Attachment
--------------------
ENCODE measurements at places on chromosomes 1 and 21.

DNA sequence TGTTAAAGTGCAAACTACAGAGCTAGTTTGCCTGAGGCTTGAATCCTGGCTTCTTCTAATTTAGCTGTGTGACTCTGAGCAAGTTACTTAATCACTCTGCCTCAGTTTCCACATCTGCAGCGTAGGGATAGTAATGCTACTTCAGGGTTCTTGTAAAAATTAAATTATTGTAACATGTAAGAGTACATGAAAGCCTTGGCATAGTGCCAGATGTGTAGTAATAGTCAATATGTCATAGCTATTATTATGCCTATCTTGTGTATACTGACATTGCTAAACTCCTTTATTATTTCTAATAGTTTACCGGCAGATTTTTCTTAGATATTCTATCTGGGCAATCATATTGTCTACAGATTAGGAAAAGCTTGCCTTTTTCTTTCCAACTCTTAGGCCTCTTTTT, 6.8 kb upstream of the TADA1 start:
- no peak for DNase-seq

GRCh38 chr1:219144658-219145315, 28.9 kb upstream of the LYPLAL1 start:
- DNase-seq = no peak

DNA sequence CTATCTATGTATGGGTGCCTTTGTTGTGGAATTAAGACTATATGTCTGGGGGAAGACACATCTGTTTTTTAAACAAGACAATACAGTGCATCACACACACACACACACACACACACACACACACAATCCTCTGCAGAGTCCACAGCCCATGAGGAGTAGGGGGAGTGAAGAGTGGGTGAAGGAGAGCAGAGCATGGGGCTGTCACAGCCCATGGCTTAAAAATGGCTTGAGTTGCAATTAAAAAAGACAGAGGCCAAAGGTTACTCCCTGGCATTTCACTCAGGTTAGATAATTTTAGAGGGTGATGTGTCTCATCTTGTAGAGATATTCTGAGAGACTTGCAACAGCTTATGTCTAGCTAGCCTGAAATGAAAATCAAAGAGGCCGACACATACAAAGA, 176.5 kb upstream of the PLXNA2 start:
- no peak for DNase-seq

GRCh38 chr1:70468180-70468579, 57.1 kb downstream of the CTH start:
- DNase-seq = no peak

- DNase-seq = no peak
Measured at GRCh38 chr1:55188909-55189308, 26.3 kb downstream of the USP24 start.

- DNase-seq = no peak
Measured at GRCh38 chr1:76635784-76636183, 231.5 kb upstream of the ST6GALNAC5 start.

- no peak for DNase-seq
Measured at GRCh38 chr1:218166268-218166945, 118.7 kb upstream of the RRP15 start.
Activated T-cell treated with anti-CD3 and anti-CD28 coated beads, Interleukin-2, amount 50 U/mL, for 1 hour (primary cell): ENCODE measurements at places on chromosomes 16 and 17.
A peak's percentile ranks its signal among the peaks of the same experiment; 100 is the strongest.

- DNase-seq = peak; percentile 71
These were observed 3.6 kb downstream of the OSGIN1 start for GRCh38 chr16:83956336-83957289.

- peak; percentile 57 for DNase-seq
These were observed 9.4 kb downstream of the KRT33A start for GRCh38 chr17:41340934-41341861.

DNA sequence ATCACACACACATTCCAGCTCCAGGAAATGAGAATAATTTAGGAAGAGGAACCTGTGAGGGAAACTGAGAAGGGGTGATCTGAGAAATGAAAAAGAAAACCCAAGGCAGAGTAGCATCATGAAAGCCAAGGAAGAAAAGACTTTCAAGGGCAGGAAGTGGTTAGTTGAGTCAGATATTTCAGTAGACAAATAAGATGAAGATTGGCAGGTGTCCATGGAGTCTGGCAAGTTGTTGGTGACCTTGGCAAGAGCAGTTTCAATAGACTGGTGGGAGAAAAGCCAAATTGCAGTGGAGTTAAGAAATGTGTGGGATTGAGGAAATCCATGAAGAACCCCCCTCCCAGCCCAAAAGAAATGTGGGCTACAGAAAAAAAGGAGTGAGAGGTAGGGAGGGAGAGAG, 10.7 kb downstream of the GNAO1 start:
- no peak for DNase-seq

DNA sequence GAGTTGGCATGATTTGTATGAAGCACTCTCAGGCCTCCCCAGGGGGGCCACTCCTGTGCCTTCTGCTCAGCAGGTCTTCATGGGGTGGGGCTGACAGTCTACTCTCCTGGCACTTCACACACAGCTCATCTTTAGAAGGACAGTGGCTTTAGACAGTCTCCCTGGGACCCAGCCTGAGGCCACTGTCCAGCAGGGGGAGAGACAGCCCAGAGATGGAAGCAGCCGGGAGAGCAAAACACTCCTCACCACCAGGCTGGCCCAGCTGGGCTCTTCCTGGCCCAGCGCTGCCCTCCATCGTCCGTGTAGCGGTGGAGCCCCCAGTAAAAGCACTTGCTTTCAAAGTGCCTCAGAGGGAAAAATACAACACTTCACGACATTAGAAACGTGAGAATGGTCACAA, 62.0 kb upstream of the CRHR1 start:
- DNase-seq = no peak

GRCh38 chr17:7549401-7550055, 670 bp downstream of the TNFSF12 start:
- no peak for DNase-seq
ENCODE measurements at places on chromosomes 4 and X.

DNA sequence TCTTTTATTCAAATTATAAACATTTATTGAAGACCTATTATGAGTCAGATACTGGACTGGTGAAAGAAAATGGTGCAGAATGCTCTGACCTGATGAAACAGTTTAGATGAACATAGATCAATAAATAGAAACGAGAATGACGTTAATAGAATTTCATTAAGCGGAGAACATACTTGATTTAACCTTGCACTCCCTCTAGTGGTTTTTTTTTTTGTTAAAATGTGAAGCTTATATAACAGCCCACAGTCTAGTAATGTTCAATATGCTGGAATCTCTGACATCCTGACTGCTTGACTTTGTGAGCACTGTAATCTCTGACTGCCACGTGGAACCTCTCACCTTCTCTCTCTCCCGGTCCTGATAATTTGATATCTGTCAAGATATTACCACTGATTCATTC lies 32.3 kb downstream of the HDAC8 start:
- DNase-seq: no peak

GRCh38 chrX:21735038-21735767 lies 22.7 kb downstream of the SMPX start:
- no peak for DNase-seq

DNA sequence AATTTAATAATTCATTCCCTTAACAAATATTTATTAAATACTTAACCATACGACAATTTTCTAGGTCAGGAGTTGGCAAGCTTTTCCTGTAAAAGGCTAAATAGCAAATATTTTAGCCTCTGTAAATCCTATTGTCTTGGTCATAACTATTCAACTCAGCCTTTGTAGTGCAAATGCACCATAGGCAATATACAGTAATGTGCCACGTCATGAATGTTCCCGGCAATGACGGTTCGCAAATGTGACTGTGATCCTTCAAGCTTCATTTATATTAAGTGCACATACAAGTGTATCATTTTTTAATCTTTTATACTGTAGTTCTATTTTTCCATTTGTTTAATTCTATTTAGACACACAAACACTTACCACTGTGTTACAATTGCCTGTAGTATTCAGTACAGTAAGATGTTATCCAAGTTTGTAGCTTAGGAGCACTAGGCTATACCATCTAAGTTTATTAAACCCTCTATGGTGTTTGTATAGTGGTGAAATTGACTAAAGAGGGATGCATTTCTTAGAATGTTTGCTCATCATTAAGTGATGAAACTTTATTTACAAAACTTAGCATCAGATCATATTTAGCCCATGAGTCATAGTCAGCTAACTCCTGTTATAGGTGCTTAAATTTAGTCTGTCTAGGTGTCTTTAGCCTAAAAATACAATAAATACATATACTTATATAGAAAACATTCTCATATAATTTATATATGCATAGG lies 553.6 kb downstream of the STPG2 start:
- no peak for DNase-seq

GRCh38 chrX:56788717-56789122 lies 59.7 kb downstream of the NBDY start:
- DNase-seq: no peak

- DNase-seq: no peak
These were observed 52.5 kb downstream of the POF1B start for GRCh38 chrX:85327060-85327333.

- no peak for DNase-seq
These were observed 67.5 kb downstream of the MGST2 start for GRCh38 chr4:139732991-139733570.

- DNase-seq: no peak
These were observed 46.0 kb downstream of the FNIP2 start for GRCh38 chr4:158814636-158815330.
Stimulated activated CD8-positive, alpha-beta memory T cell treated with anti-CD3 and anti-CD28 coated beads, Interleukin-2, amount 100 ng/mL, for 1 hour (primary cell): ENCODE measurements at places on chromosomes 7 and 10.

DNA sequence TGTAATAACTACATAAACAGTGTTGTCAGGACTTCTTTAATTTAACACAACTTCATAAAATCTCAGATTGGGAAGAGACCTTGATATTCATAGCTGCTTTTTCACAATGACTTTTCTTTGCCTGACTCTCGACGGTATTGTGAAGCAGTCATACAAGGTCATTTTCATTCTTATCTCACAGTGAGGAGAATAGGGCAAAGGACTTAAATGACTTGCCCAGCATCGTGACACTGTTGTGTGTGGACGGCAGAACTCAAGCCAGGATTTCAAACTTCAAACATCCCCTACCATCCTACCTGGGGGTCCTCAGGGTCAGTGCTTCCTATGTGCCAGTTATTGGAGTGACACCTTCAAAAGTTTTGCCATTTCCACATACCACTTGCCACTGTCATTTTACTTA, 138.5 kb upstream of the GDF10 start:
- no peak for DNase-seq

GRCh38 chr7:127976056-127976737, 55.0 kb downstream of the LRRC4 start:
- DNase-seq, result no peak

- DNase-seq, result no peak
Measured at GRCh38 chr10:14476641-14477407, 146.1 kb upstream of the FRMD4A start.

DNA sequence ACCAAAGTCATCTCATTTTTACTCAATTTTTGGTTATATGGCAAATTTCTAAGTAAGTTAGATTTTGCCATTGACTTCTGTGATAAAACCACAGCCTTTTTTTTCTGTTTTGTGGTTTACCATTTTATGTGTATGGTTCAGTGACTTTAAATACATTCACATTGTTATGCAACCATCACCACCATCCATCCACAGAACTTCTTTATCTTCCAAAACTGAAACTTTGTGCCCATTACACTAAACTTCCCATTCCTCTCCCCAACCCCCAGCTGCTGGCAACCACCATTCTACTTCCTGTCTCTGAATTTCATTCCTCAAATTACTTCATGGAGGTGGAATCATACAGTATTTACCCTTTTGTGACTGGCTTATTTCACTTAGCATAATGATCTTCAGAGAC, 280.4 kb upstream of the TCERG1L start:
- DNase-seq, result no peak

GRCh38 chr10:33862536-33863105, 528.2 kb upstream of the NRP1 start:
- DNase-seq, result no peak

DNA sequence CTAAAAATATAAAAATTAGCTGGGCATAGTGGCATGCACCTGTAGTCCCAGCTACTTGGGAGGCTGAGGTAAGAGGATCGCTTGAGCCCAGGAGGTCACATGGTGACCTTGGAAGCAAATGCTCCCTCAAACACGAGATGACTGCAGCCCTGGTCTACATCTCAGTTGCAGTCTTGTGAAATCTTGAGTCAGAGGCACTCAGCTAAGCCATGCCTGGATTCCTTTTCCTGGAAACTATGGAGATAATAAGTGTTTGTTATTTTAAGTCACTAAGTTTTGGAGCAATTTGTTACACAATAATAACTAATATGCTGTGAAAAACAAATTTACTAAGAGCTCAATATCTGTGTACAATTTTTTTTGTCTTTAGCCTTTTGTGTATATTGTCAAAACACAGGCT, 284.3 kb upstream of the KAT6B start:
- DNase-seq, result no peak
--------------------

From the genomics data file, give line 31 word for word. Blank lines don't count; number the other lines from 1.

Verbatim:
GRCh38 chrX:21735038-21735767 lies 22.7 kb downstream of the SMPX start: